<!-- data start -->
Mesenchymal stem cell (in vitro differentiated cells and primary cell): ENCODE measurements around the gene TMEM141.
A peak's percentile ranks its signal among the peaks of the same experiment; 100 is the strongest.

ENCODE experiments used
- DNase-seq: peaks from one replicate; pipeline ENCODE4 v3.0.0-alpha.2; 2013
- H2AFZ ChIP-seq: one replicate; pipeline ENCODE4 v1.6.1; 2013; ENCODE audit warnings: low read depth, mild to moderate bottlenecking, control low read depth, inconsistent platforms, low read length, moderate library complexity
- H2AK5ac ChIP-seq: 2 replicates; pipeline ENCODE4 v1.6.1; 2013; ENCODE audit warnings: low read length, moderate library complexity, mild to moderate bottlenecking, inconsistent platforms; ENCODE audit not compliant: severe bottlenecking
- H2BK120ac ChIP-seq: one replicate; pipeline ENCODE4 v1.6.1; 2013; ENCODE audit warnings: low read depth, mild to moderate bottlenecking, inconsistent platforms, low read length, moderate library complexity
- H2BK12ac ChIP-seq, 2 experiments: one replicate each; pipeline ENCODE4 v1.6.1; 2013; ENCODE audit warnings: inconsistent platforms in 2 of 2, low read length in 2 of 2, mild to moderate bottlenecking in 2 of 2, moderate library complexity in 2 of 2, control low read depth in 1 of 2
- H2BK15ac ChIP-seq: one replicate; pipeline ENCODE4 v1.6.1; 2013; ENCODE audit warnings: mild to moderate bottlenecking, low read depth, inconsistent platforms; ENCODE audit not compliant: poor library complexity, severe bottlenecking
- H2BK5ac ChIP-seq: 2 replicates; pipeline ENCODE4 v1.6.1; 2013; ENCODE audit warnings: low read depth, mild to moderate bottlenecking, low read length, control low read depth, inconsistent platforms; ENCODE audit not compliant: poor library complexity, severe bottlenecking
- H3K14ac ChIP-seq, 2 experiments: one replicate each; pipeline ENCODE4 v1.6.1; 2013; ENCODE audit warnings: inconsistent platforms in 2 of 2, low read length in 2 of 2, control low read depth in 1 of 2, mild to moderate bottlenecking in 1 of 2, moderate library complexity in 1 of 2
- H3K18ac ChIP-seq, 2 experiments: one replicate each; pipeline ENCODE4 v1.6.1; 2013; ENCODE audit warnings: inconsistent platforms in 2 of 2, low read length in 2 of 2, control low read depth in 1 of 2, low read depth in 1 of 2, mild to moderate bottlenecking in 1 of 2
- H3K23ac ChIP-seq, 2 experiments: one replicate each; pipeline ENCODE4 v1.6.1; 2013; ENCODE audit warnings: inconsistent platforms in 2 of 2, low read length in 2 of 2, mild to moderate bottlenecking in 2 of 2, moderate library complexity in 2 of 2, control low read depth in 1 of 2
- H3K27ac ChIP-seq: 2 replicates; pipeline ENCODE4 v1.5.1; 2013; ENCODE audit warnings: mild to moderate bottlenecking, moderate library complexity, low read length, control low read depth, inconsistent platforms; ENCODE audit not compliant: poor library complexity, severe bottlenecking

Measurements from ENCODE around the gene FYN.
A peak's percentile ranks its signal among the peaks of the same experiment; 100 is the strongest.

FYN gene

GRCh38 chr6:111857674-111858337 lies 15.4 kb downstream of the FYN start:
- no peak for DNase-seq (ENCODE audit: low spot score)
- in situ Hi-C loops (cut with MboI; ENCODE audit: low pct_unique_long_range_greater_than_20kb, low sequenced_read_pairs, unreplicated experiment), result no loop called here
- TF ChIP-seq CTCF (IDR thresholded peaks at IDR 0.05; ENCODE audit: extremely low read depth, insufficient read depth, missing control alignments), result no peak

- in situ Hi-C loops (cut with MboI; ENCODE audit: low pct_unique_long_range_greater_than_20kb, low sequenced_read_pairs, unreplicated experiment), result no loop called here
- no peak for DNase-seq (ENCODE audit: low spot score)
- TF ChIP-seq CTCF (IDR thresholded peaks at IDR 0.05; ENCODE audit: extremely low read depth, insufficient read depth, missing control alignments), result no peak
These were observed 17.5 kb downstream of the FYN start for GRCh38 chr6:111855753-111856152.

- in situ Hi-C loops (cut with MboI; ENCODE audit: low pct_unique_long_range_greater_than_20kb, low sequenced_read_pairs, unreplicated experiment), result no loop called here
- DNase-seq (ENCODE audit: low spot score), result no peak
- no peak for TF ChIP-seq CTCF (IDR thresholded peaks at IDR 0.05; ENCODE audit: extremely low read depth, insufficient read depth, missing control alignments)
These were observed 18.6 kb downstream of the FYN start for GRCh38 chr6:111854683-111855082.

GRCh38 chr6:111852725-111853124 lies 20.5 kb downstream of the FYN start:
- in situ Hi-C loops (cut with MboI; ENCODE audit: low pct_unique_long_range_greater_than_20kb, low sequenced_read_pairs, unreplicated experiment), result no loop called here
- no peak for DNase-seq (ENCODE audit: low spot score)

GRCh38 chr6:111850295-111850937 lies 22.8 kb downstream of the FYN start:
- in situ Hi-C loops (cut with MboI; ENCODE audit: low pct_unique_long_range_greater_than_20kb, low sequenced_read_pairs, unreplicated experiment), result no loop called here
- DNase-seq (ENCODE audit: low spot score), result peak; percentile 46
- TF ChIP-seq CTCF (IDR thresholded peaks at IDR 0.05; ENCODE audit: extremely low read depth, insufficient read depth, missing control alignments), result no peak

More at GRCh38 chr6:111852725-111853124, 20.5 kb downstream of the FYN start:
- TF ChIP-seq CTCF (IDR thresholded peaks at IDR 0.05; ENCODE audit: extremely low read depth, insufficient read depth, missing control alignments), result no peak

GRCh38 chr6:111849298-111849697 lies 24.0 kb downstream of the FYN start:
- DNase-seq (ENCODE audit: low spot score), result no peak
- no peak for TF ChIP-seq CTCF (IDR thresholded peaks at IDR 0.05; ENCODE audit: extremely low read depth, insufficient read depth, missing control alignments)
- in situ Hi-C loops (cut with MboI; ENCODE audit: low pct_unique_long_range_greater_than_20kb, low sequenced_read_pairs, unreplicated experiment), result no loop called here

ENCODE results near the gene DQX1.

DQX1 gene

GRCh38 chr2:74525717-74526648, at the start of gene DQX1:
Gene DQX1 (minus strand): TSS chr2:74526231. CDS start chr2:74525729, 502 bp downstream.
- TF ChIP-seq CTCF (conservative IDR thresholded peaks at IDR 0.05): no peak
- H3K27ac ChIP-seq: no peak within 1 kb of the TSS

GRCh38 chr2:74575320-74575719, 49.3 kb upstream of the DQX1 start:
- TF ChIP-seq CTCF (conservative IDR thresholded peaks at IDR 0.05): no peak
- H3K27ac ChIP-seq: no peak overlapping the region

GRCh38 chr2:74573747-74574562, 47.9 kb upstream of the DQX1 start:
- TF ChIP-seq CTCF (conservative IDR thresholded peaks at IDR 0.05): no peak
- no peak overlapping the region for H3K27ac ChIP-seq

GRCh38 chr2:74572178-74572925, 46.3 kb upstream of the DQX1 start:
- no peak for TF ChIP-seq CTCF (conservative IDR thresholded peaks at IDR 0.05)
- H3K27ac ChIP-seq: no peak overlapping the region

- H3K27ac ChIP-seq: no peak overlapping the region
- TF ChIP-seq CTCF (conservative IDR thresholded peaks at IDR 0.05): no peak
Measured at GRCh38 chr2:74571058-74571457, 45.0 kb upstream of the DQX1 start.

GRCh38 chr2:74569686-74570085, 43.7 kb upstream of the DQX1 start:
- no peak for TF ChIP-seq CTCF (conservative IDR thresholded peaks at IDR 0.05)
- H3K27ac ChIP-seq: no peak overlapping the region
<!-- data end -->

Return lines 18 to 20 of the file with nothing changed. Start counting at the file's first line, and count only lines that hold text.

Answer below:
GRCh38 chr6:111857674-111858337 lies 15.4 kb downstream of the FYN start:
- no peak for DNase-seq (ENCODE audit: low spot score)
- in situ Hi-C loops (cut with MboI; ENCODE audit: low pct_unique_long_range_greater_than_20kb, low sequenced_read_pairs, unreplicated experiment), result no loop called here